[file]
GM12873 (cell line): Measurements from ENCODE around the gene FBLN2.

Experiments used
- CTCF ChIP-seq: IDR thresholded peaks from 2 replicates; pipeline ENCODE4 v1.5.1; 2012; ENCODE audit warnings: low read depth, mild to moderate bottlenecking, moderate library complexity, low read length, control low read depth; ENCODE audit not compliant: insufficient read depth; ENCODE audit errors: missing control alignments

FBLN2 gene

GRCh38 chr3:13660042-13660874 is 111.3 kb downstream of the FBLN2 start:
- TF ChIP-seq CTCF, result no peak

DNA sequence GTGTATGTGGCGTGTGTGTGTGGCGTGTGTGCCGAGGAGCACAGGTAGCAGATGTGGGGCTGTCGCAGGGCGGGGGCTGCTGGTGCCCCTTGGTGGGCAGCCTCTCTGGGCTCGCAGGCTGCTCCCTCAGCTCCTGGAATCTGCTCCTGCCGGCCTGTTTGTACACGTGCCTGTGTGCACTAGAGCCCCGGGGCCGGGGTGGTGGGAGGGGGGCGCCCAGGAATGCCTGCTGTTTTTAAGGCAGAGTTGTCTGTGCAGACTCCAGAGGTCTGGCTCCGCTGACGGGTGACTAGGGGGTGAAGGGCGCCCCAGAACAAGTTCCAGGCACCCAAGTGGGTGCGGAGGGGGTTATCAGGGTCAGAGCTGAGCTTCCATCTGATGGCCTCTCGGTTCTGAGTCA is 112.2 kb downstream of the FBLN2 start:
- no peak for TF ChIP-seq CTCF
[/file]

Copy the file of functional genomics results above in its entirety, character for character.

GM12873 (cell line): Measurements from ENCODE around the gene FBLN2.

Experiments used
- CTCF ChIP-seq: IDR thresholded peaks from 2 replicates; pipeline ENCODE4 v1.5.1; 2012; ENCODE audit warnings: low read depth, mild to moderate bottlenecking, moderate library complexity, low read length, control low read depth; ENCODE audit not compliant: insufficient read depth; ENCODE audit errors: missing control alignments

FBLN2 gene

GRCh38 chr3:13660042-13660874 is 111.3 kb downstream of the FBLN2 start:
- TF ChIP-seq CTCF, result no peak

DNA sequence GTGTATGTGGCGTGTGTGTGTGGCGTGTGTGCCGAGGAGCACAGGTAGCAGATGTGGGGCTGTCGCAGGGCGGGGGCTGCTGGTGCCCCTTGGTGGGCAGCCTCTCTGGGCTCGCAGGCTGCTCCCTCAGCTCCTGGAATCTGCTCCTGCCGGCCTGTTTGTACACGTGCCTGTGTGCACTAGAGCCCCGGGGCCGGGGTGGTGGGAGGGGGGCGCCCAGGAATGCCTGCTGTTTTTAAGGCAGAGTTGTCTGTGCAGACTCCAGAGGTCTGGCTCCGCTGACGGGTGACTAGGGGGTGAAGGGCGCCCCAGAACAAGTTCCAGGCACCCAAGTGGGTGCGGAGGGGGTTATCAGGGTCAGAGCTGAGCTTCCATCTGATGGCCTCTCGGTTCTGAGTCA is 112.2 kb downstream of the FBLN2 start:
- no peak for TF ChIP-seq CTCF